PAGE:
Live performers, especially in concert music, are at a terrible disadvantage these days because of the perfection of recordings. Some audience members come to shows with unrealistic expectations. Live performances can never be perfect because the musicians get but one chance, and nobody is perfect all the time. Digital recordings can be re-recorded and treated to the aural version of Photoshop-ing until they are without flaw.
One means by which the reality of imperfect performances is ameliorated somewhat is a venue with appropriate acoustics. The hall should have some ring (how much, of course, depends on the genre of the music, the size of the ensemble etc.) and, again depending on the genre, place even the closest audience members at a comfortable distance from the performers. An intimate venue is appropriate for a string quartet but you don't want to be that close to a brass quintet.
On Tuesday evening, I attended a performance of Rossini's Barber at the Dofasco Centre for the Arts (a.k.a. Theatre Aquarius). Opera Hamilton moved this season to this 750 seat auditorium after many years in the 2100 seat Great Hall of Hamilton Place. You'd think this would be an ideal situation for a small scale production of this opera, but there's more to this than meets the eye or ear.
I'd never thought it was possible to be too close to the stage but my seat in the second row may have been. This small theatre was designed for spoken plays. Even the floor under the seats is carpeted. And I was very close to the performers. It was like sitting at the director's table at a piano dress. At once you can see every subtle expression and gesture but you can also hear all the little glitches, scoops and imperfections in the sound the singers produce. I can't say whether someone further out in the hall could hear as I did.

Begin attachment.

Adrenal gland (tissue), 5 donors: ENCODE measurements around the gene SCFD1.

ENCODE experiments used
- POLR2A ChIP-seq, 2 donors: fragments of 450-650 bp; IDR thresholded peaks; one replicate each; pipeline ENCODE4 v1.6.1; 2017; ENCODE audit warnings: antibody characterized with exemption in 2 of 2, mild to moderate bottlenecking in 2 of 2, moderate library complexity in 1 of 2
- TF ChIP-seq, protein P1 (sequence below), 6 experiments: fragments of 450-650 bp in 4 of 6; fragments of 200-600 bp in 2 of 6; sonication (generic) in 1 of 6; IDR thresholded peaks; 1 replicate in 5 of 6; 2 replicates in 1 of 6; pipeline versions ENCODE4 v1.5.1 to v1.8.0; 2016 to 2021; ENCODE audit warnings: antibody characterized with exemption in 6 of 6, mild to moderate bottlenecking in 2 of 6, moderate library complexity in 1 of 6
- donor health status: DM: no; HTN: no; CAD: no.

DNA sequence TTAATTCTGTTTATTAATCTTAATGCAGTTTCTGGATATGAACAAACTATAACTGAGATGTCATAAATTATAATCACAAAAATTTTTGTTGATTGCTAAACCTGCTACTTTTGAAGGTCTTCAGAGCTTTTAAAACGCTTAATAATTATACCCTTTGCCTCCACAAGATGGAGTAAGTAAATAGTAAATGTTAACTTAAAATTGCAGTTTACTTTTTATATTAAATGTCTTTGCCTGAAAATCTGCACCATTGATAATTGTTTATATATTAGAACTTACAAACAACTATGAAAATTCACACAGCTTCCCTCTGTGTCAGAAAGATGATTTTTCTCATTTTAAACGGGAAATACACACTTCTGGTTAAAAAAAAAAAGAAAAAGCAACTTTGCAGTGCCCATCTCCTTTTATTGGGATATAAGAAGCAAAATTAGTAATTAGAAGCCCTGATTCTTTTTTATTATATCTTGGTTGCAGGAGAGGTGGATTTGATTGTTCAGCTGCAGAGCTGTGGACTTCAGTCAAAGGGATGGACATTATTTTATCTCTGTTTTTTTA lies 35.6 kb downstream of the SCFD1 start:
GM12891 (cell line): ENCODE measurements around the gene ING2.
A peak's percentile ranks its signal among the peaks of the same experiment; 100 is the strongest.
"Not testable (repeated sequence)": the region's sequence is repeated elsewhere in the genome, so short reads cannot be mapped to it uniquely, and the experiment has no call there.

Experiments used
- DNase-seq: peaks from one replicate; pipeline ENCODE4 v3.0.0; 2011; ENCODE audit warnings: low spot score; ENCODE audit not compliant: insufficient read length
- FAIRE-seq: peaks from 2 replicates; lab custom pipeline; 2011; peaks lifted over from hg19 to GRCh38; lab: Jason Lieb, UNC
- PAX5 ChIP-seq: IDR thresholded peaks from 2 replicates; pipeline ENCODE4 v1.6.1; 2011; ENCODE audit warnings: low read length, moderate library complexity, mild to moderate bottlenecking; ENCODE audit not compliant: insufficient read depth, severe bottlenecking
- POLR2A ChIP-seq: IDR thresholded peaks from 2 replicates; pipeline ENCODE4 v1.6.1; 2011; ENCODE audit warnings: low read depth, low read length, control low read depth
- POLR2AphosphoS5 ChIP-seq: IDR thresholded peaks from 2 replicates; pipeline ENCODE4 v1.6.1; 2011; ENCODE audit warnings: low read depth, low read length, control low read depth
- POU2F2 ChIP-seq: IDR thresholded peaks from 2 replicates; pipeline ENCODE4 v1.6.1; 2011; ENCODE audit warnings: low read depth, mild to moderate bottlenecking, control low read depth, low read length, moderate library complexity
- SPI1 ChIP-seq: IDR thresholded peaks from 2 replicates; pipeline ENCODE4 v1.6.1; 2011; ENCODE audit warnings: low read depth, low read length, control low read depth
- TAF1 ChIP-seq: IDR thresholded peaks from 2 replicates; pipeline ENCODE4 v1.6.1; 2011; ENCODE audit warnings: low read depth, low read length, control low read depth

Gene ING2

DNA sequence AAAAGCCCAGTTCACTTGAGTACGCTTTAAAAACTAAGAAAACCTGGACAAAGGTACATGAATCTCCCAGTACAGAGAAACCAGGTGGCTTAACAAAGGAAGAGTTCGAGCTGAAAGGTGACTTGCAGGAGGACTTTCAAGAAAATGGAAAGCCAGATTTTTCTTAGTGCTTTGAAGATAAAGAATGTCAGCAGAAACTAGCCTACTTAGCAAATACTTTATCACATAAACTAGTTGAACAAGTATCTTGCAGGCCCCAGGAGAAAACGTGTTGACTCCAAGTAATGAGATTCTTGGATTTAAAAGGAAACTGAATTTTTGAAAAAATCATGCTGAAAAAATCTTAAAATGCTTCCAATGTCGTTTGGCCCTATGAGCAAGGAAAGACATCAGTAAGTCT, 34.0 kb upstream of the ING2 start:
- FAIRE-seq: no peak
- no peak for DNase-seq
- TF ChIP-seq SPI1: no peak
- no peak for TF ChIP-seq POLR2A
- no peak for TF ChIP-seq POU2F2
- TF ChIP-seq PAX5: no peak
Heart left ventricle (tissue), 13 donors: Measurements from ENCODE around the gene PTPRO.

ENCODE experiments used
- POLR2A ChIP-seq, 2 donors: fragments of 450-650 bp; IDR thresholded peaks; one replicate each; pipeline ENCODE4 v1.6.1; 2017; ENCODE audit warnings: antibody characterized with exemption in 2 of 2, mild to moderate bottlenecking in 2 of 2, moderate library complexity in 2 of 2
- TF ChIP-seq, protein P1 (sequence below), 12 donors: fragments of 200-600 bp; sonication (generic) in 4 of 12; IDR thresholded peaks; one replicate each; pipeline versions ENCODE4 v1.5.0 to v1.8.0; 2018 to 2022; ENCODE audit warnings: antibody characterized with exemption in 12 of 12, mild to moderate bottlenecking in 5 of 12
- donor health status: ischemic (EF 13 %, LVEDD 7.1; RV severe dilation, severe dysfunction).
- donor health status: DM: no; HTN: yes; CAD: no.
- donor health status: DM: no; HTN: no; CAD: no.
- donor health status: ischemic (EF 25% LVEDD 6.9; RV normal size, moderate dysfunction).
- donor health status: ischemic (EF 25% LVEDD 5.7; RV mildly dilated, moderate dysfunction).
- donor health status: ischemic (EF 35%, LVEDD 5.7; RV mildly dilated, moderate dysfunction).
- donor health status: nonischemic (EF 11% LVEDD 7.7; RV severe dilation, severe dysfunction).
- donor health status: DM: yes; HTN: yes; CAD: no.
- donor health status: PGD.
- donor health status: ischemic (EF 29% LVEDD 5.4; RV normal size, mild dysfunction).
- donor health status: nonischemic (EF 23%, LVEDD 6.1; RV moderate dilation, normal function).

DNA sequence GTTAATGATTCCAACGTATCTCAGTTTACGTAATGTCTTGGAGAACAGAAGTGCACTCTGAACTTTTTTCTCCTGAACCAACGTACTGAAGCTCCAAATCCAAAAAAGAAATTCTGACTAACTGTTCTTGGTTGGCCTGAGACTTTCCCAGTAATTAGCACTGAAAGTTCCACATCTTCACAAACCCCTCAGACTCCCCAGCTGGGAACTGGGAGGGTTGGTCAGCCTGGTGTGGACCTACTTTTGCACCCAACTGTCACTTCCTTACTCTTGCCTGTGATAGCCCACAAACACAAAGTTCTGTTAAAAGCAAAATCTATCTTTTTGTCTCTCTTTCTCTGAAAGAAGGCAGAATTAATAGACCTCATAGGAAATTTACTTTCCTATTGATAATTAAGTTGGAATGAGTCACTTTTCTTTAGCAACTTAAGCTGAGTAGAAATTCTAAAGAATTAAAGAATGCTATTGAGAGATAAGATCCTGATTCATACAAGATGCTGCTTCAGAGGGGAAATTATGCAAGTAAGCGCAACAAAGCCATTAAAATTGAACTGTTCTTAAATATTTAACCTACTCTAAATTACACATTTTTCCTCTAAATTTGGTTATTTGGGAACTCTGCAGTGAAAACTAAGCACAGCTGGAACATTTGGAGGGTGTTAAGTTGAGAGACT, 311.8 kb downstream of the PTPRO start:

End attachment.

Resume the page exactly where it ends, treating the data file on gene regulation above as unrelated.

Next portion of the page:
I enjoyed the show enormously. All of the singers were at home with the music. The staging was very busy, making much of the jokes in the libretto and including gestures, facial expressions and physical humour such that there was almost always something more than Rossini's music happening to engage the audience.
Hugh Russell was an enthusiastic Figaro with a big voice. His clownish costume and make-up, and frenzied business in Largo al Factorum made it clear he was not the romantic lead. I'd like to see him as Danilo or Guglielmo to see how he fares as one. Alexandre Sylvestre was an appropriately pompous Don Bartolo. From my seat, both of these singers sometimes seemed to sing far more loudly and dramatically than this small theatre, indeed this opera, required.
Lauren Segal sang and acted Rosina convincingly, at one moment a sweet young girl, all smiles and fluttering eyelashes and at the next a purposeful young woman, contemptuous of her ward and determined to get her own way. I prefer a lighter voiced mezzo in this role to match her romantic partner who must be a leggiero tenor. I was close enough to see how hard she was working. I didn't hear her sing Carmen this past summer in the Brott Festival but I suspect she was more comfortable in that role. One day she may sing Massenet's Charlotte.
Edgar Ernesto Ramirez was an outstanding Lindoro/Almaviva. He possesses the right voice and his has sufficient colour and is even to the very top. He can also act. He is a singer who may achieve the big, international career.
Giles Tomkins sang the duplicitous Don Basilio and Wendy Hatala Foley the frustrated maid Berta.
None of this is to say that the singing wasn't good. It was uniformly good. But vocal and physical fatigue, allergies, colds; almost anything can mess with an opera singer's voice no matter how well worked out is his technique. In a house with some ring and at some distance from the stage the tiny faults are evened out. Last night I saw and heard everything and I don't think the intimacy of the drama was worth the closeness to the vocal performances.
I am, however, looking forward to Il Trovatore in the spring. A Rossini farce is one thing. A small cast and chorus, one set. A Verdi warhorse is quite another. It requires a bigger orchestra, four dramatic singers and many more choristers. Think "The Anvil Chorus" and "Di quella pira" I can't wait to see, maybe from Row B, how they bring it off.
Luc Robert Manrico
Joni Henderson Leonora
Emilia Boteva Azucena
James Westman Conte di Luna